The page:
Andrea Mantegna (c. 1420–1506) was a remarkable painter and engraver born near Padua. He was the star pupil of Squarcione, whose keen interest in antiquity would influence much of Mantegna's oeuvre. His paintings feature sculptural figures that look as hard as coral, often set among monumental settings of ancient Roman architecture and marbles. His often striking, unusual perspectives were fairly unique in the art of the Veneto, and never wavered; throughout his career he kept his austere elegance and strong lines, with none of the 'softness' and shimmering atmosphere that characterized the work of his brother-in-law Giovanni Bellini.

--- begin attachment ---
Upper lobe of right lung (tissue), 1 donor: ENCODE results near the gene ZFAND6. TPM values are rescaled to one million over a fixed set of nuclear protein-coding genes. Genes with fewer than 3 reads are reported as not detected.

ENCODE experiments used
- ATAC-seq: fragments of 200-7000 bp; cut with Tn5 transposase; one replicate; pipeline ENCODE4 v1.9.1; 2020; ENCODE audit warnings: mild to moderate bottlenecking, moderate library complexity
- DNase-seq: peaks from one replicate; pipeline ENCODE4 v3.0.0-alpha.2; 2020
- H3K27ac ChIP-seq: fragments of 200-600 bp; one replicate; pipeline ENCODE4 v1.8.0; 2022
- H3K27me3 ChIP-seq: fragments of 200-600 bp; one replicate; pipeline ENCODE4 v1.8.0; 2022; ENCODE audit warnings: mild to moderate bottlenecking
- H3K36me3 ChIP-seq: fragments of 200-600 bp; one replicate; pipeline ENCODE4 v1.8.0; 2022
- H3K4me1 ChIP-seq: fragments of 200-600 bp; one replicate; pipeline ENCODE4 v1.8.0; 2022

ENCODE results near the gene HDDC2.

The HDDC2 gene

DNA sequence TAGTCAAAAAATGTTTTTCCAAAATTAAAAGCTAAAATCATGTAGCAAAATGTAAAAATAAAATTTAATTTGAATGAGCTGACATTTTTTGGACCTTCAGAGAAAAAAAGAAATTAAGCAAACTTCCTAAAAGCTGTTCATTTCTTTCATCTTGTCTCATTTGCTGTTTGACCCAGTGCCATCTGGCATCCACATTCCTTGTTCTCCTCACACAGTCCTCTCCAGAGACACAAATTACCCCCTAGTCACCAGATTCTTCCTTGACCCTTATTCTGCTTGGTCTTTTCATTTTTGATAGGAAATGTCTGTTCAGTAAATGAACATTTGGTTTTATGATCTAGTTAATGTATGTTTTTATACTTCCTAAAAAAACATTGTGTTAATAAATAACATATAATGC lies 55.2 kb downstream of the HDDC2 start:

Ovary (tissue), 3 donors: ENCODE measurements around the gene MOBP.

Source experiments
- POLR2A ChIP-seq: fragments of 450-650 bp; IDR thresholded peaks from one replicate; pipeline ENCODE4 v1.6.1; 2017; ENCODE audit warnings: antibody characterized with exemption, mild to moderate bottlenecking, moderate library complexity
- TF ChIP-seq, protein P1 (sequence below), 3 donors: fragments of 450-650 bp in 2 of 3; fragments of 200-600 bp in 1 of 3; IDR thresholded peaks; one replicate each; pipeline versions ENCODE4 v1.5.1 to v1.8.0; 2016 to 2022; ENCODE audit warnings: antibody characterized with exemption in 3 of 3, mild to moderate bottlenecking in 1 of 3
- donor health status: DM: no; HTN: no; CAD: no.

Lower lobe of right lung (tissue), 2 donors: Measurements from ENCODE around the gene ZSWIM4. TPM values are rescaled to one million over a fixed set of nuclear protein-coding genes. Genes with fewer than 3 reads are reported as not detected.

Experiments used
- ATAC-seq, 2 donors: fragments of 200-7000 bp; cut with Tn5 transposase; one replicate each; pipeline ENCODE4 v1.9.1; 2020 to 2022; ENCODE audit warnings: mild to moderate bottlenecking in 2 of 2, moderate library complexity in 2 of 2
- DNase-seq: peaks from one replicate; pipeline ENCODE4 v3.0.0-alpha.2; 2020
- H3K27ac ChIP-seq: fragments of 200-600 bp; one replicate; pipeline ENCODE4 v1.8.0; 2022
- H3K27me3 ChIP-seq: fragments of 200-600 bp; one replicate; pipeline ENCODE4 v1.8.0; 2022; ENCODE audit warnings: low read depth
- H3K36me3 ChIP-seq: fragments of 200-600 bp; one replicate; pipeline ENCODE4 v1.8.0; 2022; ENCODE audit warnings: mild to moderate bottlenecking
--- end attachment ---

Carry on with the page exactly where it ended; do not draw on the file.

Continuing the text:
Mantegna was very successful in Padua (sadly his best work there, the fresco cycle in the church of the Ermitani, was bombed to smithereens by the Allies during World War II) but fell out with Squarcione, and left the city for good, spending the rest of his life working in Verona, Rome and Mantua, where he became court painter to the Gonzaga and left some of his most colourful and mesmerizing work in the Camera degli Sposi in the Ducal Palace; the ceiling frescoes there, with figures and perspectives never seen before, would influence Italian painters for centuries.
Images by: Jean-Pierre Dalbéra, Creative Commons